Both McAdams and Rapace are good, but that needs to be qualified. They're good with bad material, so they can't rise above it. They try by going over the top, but it winds up playing like a farce. This saps all the sadism and menace from McAdams's performance, so she just seems like a cartoon villainess. She does horrible things with a mocking leer, like she just dunked on someone or desperately wants to say "Oh, little baby gonna cry? Little baby gonna cryyyyy?" Rapace is less a woman verging on a nervous breakdown and more a shrieking nutcase stumbling through existence. If she were a flower, she'd wilt at the merest huff of breath. These are supposed to be two tenacious psychopaths backstabbing, undercutting, getting revenge. They're competing for Miss Psycho Bitch from Hell 2012, but instead they seem like they're in some spoof of erotic thrillers.
Passion would have been an ideal movie for Paul Verhoeven to direct. He'd tease the kink out of this in a way that would have felt provocative and interesting. With De Palma at the helm, it's still interesting to watch, but maybe not in the way he intended. All Passion mustered from me were confused shakes of the head, a couple facepalms, and unintentional laughs. It's like some kind of anti-alchemy. It turns quality actors into histrionic amateurs, eroticism into slapstick. And there's the overbearing score from the usually reliable Pino Donaggio. There's a little Kenny G-sounding saxophone for good measure, and it sounds more dated than "Songbird," yet somehow less sensual. ("Songbird" is as sensual as going to the dentist.)
And I haven't even touched the second half of the film. The first half of the movie had the chintzy lit-for-television look of a Shannon Tweed movie (she would have been perfect for the McAdams role, no joke). The second half turns cold blue and Dutch angled, with inexplicable diagonals of light from unseen venetian blinds. It's expressive, sure, and it's ballsy, but boy is it goofy. And we get De Palma split screens, a bunch of style for style's sake, roaming cameras, and one nonsensical plot twist after the other. What was that? You'd like a "Thank goodness it was only a dream" fake out? You get more than one in Passion. There's even mention of a dead twin sister. Her name was probably Good Judgement.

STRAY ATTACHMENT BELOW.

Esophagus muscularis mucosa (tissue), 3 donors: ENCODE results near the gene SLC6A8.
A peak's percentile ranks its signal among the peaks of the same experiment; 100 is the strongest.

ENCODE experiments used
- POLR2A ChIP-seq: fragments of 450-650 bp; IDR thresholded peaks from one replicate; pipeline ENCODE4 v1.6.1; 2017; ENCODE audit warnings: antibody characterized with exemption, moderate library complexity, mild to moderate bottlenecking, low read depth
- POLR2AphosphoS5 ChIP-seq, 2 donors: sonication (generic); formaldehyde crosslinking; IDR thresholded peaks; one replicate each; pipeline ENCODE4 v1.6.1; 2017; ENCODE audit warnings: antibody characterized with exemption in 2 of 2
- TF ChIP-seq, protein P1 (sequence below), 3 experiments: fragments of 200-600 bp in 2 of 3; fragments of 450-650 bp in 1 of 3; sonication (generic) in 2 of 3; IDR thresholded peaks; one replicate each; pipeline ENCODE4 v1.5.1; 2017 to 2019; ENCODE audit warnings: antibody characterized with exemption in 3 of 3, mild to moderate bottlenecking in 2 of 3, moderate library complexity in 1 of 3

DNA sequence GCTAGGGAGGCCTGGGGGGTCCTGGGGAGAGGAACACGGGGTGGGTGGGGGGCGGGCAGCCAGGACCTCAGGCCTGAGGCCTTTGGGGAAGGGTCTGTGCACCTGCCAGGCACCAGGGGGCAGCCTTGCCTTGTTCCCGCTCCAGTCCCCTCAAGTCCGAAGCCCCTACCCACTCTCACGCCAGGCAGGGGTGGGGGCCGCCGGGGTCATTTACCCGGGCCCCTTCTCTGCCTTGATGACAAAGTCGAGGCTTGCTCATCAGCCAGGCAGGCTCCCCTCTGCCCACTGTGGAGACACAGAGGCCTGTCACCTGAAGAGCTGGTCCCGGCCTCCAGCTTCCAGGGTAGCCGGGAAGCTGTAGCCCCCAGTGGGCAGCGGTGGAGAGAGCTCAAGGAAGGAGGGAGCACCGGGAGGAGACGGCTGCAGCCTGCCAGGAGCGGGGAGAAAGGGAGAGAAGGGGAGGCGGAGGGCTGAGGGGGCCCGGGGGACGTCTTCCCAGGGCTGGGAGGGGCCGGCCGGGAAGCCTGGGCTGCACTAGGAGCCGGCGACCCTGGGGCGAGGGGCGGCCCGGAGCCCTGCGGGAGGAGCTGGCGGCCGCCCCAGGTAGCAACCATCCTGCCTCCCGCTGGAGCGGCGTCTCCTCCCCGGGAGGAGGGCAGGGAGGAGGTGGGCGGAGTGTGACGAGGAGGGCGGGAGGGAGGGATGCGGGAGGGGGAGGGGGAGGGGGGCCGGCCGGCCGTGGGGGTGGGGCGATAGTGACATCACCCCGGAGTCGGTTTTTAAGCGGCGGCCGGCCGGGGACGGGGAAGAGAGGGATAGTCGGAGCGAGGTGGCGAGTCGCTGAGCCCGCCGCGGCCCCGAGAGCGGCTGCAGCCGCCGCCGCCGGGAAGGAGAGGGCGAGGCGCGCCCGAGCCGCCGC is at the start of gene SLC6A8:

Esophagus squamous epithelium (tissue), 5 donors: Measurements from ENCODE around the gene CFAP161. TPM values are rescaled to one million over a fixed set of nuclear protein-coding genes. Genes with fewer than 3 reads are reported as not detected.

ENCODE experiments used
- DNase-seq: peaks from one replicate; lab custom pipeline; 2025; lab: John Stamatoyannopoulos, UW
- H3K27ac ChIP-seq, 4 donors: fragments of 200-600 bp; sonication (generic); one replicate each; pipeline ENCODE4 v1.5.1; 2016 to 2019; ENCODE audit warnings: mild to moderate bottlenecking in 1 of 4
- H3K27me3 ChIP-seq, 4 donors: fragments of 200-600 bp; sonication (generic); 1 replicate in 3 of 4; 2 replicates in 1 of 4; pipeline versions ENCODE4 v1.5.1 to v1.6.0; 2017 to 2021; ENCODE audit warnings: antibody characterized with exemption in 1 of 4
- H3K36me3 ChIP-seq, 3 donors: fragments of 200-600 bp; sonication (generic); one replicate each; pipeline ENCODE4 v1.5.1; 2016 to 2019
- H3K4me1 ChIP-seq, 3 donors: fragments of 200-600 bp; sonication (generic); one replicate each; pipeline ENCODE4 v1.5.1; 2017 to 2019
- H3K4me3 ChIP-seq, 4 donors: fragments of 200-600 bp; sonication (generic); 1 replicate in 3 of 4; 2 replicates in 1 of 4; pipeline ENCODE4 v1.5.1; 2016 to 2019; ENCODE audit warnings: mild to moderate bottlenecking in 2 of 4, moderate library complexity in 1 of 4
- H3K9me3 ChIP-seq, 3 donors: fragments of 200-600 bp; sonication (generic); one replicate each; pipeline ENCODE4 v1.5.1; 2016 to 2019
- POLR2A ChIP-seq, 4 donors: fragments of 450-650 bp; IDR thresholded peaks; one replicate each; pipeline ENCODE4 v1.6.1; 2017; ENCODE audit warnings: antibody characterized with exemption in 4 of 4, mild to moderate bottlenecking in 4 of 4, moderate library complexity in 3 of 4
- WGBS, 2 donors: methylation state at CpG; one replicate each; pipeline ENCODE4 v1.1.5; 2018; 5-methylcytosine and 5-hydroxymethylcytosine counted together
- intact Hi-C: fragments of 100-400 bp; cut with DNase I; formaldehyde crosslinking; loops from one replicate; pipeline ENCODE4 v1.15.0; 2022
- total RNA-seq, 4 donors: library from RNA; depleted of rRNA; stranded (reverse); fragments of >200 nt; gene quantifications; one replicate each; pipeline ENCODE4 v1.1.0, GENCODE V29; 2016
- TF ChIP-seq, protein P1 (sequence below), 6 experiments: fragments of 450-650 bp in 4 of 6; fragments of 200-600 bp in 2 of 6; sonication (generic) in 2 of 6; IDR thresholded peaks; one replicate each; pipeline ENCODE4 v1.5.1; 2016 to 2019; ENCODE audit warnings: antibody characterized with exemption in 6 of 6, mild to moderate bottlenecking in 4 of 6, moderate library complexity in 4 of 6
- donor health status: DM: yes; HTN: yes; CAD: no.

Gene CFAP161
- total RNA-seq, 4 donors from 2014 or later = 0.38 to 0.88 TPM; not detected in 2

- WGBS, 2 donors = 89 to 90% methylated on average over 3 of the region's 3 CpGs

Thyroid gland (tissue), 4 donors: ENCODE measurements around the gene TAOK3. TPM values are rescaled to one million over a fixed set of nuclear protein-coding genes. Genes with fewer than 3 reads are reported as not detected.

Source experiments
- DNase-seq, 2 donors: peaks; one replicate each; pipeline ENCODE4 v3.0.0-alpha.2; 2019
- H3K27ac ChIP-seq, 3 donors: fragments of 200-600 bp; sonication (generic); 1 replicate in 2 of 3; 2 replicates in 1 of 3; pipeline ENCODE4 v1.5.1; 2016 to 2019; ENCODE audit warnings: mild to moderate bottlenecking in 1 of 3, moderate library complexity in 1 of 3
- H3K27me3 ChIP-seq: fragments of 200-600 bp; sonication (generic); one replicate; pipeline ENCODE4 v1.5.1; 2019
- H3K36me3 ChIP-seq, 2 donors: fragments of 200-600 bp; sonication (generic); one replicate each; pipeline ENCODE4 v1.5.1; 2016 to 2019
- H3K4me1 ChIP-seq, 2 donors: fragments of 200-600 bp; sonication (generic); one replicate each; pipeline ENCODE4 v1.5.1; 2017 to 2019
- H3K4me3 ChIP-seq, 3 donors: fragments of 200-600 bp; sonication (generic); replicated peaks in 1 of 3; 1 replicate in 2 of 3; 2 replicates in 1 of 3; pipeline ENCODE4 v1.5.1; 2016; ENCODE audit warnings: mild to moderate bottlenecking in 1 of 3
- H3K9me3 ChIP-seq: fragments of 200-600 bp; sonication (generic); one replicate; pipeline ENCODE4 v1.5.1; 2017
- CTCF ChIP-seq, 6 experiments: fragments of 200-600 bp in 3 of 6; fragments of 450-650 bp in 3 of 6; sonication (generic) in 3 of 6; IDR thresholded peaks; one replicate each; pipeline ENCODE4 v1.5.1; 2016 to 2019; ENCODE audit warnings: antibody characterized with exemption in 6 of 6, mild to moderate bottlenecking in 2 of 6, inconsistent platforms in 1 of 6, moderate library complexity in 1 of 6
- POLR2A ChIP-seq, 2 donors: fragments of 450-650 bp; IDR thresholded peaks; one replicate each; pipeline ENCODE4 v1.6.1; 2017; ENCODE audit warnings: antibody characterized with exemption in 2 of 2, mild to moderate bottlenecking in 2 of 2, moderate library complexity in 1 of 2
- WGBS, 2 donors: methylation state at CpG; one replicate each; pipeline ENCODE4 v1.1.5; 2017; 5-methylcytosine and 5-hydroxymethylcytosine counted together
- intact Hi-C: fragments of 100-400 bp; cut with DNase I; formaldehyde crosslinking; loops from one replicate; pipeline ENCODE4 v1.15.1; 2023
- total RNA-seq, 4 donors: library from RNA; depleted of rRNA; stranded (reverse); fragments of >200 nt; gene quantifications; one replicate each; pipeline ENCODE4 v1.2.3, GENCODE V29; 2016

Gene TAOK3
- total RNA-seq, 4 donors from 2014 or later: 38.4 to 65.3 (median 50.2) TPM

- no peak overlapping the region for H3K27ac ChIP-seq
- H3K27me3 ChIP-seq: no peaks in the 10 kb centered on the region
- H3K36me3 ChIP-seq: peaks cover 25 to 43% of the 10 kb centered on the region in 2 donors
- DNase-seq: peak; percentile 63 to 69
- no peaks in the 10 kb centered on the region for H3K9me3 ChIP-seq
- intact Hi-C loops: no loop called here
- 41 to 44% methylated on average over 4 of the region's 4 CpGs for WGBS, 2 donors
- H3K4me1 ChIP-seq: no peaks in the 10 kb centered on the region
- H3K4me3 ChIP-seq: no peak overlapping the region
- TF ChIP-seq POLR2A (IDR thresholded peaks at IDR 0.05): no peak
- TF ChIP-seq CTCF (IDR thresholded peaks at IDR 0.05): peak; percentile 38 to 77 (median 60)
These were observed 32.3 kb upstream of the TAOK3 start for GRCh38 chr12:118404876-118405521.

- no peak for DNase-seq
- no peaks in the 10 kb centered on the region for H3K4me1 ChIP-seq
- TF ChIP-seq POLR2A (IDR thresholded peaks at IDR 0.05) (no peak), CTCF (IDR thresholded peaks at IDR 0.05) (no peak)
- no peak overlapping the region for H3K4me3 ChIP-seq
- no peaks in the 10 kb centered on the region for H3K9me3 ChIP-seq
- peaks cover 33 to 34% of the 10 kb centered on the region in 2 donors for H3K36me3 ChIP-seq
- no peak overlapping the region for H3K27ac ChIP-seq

Here's the weirdest thing: I can't hate a movie like Passion. It's so lovably awful, so bafflingly silly. That's what the movie is more than anything else: silly. It's like a dachshund wearing pearls and four tiny high heels. I had a good time watching it, giggling as the actors vamped to salvage the film. This is less like classic De Palma and more like Tommy Wiseau's homage to Brian De Palma. But you can't hate something like that. De Palma diehards will love this, though. They'll enjoy the excesses, the camp, the oodles of self-reference, the exercises in style. De Palma, at the very least, has succeeded in satisfying them.
But, oh yeah, the lesbian sex. How could I forget? That's probably what brought you here in the first place. For a film ostensibly about aggressive lesbians who want to screw and/or kill each other, there's nothing. There's some straight sex, but it's as bland as plain yogurt. No scene is that erotic or daring, and nothing pushes boundaries too far. It's the mere possibility of lesbianism and sordid sex without even the slightest fulfillment. Passion is bad art that should have aspired to be good exploitation.
[Passion will screen at Alice Tully Hall on September 29th, the Walter Reade Theater on October 6th, and the Francesca Beale Theater on October 11th.]